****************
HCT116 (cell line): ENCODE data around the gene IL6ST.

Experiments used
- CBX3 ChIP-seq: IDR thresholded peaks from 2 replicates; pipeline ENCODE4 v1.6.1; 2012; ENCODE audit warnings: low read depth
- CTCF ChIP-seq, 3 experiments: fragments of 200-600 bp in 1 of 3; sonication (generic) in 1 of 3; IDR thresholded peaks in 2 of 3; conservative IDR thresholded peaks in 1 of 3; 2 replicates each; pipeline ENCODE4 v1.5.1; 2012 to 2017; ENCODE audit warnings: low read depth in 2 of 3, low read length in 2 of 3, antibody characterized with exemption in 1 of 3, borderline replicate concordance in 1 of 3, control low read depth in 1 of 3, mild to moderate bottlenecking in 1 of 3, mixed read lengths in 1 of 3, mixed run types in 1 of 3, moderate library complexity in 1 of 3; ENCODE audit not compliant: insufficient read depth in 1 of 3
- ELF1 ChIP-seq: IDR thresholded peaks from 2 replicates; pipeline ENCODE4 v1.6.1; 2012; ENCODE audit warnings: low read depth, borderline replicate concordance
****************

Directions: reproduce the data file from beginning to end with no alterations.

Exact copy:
HCT116 (cell line): ENCODE data around the gene IL6ST.

Experiments used
- CBX3 ChIP-seq: IDR thresholded peaks from 2 replicates; pipeline ENCODE4 v1.6.1; 2012; ENCODE audit warnings: low read depth
- CTCF ChIP-seq, 3 experiments: fragments of 200-600 bp in 1 of 3; sonication (generic) in 1 of 3; IDR thresholded peaks in 2 of 3; conservative IDR thresholded peaks in 1 of 3; 2 replicates each; pipeline ENCODE4 v1.5.1; 2012 to 2017; ENCODE audit warnings: low read depth in 2 of 3, low read length in 2 of 3, antibody characterized with exemption in 1 of 3, borderline replicate concordance in 1 of 3, control low read depth in 1 of 3, mild to moderate bottlenecking in 1 of 3, mixed read lengths in 1 of 3, mixed run types in 1 of 3, moderate library complexity in 1 of 3; ENCODE audit not compliant: insufficient read depth in 1 of 3
- ELF1 ChIP-seq: IDR thresholded peaks from 2 replicates; pipeline ENCODE4 v1.6.1; 2012; ENCODE audit warnings: low read depth, borderline replicate concordance